How a Car Wrap Can Give Your Vehicle a New Look
When it comes to making a statement, a car wrap can speak volumes. This automotive makeover is increasingly in demand, according to Sign & Digital Graphics. So whether you’re considering colorful vinyl coverings for promotional purposes or to change up the appearance of your personal ride, take the time to review the options, pros and cons, and costs involved.
Businesses have typically used car wraps, according to Popular Mechanics. Companies can enhance their corporate fleet with an eye-catching, professionally designed wrap to help increase visibility and get their name, logo and other information in front of potential customers, notes Total Landscape Care.
“Within the last six years or so, the industry also started growing in the direction of personalization for private vehicles,” says Rod Voegele, president of Gatorwraps in Ontario, California. If a car owner wants to go beyond a manufacturers’ standard paint options, a wrap opens up a wide spectrum of colors and textures: metallics, shade-shifting hues, camouflage, wood grain, simulated leather and countless other options, Voegele adds.
Pros and Cons
Car wraps typically last up to three years, according to Road & Track. Wrap providers prefer vehicles with original paint jobs and no major damage in order for a wrap to adhere best and stand the test of time, says Troy Downey, owner of APE Wraps in Coronado, California. “A wrap will amplify any flaws in the car’s painted surface or body,” he adds.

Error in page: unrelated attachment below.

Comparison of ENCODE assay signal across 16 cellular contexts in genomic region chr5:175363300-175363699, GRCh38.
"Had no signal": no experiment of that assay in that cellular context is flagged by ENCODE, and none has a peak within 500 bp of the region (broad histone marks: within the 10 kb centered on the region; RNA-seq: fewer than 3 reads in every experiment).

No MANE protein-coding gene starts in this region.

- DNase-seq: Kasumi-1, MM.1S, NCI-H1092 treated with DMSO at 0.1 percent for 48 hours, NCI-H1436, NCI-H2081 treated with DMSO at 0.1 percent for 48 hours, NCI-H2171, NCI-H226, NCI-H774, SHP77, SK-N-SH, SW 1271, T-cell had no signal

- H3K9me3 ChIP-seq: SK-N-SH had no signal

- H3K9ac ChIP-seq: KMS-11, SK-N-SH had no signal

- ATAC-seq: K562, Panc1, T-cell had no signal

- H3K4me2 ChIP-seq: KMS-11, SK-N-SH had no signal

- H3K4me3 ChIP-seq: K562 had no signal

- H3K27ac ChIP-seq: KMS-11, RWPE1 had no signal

A properly installed wrap can provide the original paint job a layer of protection from scratches, chips and fading from the sun, according to Popular Mechanics. However, wraps are not immune to the dents and scrapes that can happen on the road or in parking lots, Road & Track notes. But because wraps are installed in small sections, a technician might be able to replace one panel — instead of the whole wrap — if any damage occurs, Total Landscape Care says.
Sun, dirt, debris and salt air all take their toll on wraps, especially on horizontal surfaces, Voegele says. Buying a wrap with a UV-protective laminate may help reduce wear, Downey adds. The materials used to melt ice and snow on the roads can also damage the vinyl wrap, The Sign Center notes. Help prevent that damage by washing your car every week or so during the winter.
The cost to design and install a wrap varies depending on where you live and the size and complexity of your vehicle, according to Sign & Digital Graphics. The majority of wrap businesses operate on a price-per-square-foot pricing system, the site notes, with many charging between $6 to $15 per square foot. For a car or small SUV, that can total an estimated $2,000 to $3,000, Stoked Graphics says. If you do need to replace panels, it typically costs the same rate as to install the wrap, Stoked Graphics adds.
The wrap installation process may be more complicated than many DIYers may realize. The car’s surface needs to be meticulously cleaned, Popular Mechanics says, and parts such as molding and mirrors may need to be removed and then reinstalled after wrapping. Installation may be best left to a professional, according to Total Landscape Care.
Whether you’re looking to promote your business or simply want to express yourself, you may find that a car wrap is the way to go. Just make sure your car’s surface is clean, in good shape and that your wrap is protected from the elements.
All photos courtesy of Gatorwraps